During the early1980s the stark divisions between Marxist and Neoclassicalist approaches to economics and exploitation began to soften as Marxists were influenced by neo-Ricardian and Sraffian economics. Two overlapping tendencies of Marx-inspired thought emerged, which were called the neo-Ricardian Marxists and the analytical Marxists, respectively. Both tendencies shared a rejection of Marx’s labor theory of value as a foundation for the Marxian theory of exploitation. Neo-Ricardian Marxists were theoretically indebted to Cambridge economists Maurice Dobb, Piero Sraffa, and Joan Robinson, among others. Sraffa shared Ricardo’s so-called ‘corn theory of value’ or the idea that one can measure the rate of profit as a share of any particular commodity. Ian Steedman used the Sraffian approach to argue that a neo-Ricardian framework is a superior system and method compared to Marx’s when analyzing a range of issues involving prices and production under capitalism. Steedman and other neo-Ricardians claimed that, since magnitudes in terms of values tend to differ from those in terms of price, Marx’s labor theory of value must be abandoned (Steedman 1977: 205–07). This position influenced other analytical Marxists (see Roemer 1982), but also elicited strong criticisms from those who retained value-informed approach (see Himmelweit and Mohun 1981; Shaikh 1981). The latter’s main criticisms were that they conceptually flattened all labor process relations into money relations. The ideological roots of the series of concepts that neo-Ricardians relied on – equilibrium, profit as cost, and perfect competition – limited their analytical capacity to understand exploitation. Marxists claimed that Steedman and the neo-Ricardians could not accommodate social dimensions of the labor process or the relative autonomy of value and prices relations.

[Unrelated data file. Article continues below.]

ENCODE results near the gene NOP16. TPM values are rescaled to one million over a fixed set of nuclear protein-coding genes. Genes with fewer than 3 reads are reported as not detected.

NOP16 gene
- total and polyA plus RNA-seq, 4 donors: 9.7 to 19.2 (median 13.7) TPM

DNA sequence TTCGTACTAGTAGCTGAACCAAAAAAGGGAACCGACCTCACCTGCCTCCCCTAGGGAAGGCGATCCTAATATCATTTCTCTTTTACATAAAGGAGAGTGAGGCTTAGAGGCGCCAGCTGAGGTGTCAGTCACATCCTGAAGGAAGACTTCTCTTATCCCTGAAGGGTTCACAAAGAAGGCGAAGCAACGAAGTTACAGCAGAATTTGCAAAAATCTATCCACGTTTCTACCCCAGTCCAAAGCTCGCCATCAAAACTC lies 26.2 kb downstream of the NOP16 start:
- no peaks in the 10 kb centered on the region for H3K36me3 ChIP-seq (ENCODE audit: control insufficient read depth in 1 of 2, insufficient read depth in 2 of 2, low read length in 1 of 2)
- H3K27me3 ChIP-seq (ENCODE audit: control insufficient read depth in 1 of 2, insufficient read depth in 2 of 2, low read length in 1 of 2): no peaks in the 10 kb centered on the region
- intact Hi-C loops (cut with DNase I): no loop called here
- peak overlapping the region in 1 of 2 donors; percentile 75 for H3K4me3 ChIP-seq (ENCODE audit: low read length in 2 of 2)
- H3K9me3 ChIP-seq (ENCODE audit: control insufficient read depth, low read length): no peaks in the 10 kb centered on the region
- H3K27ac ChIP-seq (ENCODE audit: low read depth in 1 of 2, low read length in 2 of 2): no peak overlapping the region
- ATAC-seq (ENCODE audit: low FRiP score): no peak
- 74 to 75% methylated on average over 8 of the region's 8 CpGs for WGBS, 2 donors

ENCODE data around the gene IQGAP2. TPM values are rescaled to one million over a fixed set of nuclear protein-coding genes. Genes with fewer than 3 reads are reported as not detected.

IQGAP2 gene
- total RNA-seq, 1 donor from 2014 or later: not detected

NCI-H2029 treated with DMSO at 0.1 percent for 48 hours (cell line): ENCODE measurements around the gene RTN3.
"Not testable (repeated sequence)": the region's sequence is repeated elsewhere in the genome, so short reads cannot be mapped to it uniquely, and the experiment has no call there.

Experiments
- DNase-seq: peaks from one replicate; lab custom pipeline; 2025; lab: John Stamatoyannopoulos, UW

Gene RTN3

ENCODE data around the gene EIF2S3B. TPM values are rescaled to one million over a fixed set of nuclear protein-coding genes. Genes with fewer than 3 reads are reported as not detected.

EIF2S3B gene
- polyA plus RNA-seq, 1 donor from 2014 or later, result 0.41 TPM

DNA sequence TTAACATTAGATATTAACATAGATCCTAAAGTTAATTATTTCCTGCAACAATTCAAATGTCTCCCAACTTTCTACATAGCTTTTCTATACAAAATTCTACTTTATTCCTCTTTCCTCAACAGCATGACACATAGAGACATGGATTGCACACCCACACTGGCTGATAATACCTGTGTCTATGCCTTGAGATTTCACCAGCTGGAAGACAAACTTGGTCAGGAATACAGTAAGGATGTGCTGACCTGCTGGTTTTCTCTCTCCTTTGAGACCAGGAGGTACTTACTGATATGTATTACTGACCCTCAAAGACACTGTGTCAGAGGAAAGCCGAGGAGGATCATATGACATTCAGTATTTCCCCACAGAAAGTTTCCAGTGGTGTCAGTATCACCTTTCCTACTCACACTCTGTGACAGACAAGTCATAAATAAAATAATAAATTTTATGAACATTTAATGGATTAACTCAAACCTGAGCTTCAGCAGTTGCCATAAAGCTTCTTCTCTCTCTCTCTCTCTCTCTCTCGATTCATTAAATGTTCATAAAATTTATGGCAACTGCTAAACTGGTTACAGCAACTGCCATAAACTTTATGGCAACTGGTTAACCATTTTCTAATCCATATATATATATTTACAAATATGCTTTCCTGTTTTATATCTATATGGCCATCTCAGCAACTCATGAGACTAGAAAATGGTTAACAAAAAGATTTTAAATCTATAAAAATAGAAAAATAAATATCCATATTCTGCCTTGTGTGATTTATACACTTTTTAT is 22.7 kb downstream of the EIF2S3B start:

The analytical Marxists (or ‘rational choice’ Marxists), included scholars such as John Roemer, John Elster and G.A. Cohen. Roemer in particular argued that Marxian economics, particularly the notion of exploitation, should be able to be derived from Walrasian axioms of market equilibrium, perfect competition, full employment, etc., and should use neoclassical methodological assumptions such as the rational individual and normative preferences. This was intended to make Marx more palpable to the mainstream. This ‘simpler Marxian Argument’ claimed that, because labor is the singular human element in production that generates the commodity, and because people who own means of production and do not labor in production control some of the revenues from the sale of the commodity, people who labor are exploited by those who do not (Cohen 1979). This led them to conclude ‘the relationship between the labor theory of value and the concept of exploitation is one of mutual irrelevance’ (Cohen 1979: 338; see also Steedman 1981). Marxian political economists responded with wide-ranging criticisms of the analytical approach. For example, they argued that Roemer’s approach fails as a result of ignoring the distinction between labor and labor power (Lebowitz, 1988); that the logic of a non-dialectical approach necessarily fails to grasp Marx’s theory of exploitation (Smith 1989); that Roemer’s analysis must be rejected because it cannot account for the emergence of class consciousness (Anderson and Thompson 1988); and that it’s reliance on Walrasian foundations is idealistic and ahistorical (Dymski and Elliot 1989).